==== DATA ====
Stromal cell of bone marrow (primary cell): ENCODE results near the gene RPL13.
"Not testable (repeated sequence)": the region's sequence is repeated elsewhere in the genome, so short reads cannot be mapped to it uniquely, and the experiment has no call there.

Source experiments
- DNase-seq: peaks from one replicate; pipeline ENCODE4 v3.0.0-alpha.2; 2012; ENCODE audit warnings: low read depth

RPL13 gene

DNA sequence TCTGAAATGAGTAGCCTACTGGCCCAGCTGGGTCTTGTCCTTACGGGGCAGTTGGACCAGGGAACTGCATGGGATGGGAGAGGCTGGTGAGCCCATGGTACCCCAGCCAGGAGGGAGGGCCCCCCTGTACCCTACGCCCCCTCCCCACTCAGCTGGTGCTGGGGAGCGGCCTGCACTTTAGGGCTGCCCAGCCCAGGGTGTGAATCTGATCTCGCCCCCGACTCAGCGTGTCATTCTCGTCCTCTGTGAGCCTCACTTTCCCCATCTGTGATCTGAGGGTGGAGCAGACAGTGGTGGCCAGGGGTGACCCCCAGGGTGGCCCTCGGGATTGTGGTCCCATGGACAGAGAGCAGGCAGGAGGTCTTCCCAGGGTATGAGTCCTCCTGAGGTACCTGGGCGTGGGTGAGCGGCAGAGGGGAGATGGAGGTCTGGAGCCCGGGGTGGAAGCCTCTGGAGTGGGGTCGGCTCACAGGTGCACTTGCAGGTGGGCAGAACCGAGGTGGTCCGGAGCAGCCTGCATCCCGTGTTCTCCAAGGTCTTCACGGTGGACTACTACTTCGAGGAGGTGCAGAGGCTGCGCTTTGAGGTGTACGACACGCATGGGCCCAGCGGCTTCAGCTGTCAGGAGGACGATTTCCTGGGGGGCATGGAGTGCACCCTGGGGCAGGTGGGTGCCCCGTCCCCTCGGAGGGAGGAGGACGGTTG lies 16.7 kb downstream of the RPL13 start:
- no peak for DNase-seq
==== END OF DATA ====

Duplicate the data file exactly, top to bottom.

Stromal cell of bone marrow (primary cell): ENCODE results near the gene RPL13.
"Not testable (repeated sequence)": the region's sequence is repeated elsewhere in the genome, so short reads cannot be mapped to it uniquely, and the experiment has no call there.

Source experiments
- DNase-seq: peaks from one replicate; pipeline ENCODE4 v3.0.0-alpha.2; 2012; ENCODE audit warnings: low read depth

RPL13 gene

DNA sequence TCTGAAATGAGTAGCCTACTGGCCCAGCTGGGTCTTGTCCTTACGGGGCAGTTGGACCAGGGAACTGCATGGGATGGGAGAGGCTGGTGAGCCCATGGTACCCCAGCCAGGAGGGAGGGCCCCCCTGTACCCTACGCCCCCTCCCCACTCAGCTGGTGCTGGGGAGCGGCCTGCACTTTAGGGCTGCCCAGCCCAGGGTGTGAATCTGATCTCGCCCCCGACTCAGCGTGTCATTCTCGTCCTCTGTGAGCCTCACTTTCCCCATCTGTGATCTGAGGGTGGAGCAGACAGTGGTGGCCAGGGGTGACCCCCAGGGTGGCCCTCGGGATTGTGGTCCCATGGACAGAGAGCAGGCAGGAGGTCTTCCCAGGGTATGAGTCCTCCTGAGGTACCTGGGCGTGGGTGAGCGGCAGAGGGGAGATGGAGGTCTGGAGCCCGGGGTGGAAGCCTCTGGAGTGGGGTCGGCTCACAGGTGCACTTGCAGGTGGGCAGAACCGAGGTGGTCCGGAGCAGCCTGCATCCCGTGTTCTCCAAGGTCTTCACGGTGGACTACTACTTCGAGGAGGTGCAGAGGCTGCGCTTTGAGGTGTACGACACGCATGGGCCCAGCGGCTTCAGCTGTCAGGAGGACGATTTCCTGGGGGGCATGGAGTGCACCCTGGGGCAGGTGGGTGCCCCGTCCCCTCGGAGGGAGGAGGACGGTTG lies 16.7 kb downstream of the RPL13 start:
- no peak for DNase-seq